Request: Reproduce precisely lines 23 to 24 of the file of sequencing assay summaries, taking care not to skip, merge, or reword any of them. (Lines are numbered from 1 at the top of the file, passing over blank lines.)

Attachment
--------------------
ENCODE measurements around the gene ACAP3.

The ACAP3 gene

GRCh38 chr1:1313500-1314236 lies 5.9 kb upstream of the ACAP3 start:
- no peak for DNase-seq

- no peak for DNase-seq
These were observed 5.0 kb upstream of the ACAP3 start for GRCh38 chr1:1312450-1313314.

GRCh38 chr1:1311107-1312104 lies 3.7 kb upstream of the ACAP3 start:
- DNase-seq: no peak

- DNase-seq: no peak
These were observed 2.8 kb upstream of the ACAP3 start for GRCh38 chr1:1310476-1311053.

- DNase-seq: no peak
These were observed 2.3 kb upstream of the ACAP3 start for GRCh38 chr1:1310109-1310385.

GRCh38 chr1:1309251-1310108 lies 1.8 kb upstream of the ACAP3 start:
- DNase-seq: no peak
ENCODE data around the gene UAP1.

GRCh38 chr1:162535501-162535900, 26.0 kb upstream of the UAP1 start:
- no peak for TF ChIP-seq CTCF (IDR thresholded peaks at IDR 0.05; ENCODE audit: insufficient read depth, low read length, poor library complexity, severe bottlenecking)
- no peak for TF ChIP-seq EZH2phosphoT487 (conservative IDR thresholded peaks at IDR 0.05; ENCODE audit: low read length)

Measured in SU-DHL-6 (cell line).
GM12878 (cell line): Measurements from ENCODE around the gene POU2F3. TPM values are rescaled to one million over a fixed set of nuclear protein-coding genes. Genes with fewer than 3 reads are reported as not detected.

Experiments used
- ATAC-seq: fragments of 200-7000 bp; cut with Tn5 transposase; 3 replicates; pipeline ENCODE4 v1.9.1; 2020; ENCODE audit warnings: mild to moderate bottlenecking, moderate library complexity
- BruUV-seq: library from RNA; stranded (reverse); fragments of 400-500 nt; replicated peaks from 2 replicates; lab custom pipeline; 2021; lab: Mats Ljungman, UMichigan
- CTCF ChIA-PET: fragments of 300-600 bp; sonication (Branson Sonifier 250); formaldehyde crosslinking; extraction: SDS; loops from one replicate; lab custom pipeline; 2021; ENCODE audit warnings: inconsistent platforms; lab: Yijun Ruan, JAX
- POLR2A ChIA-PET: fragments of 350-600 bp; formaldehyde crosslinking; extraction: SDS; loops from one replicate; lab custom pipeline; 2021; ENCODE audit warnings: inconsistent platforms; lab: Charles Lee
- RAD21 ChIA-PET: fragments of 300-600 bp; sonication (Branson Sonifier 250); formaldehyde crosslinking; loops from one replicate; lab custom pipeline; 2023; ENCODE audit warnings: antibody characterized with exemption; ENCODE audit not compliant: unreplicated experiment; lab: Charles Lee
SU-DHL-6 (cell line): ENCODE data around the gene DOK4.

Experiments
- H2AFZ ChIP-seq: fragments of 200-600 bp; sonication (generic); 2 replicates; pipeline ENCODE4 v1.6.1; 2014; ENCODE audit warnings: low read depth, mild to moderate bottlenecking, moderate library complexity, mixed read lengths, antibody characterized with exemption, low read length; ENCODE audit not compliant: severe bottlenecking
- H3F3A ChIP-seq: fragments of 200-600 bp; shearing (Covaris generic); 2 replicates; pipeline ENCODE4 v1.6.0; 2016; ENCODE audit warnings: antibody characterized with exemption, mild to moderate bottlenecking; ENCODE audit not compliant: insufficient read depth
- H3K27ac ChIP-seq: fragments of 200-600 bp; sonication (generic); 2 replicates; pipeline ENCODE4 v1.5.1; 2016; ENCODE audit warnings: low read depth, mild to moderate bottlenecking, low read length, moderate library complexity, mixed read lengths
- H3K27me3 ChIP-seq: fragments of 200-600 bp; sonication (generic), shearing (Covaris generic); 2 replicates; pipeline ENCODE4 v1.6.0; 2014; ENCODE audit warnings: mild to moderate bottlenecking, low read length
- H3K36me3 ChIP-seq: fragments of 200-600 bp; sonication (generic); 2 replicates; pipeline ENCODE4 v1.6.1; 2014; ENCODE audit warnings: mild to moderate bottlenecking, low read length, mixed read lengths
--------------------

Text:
- BruUV-seq: library from RNA; stranded (reverse); fragments of 400-500 nt; replicated peaks from 2 replicates; lab custom pipeline; 2021; lab: Mats Ljungman, UMichigan
- CTCF ChIA-PET: fragments of 300-600 bp; sonication (Branson Sonifier 250); formaldehyde crosslinking; extraction: SDS; loops from one replicate; lab custom pipeline; 2021; ENCODE audit warnings: inconsistent platforms; lab: Yijun Ruan, JAX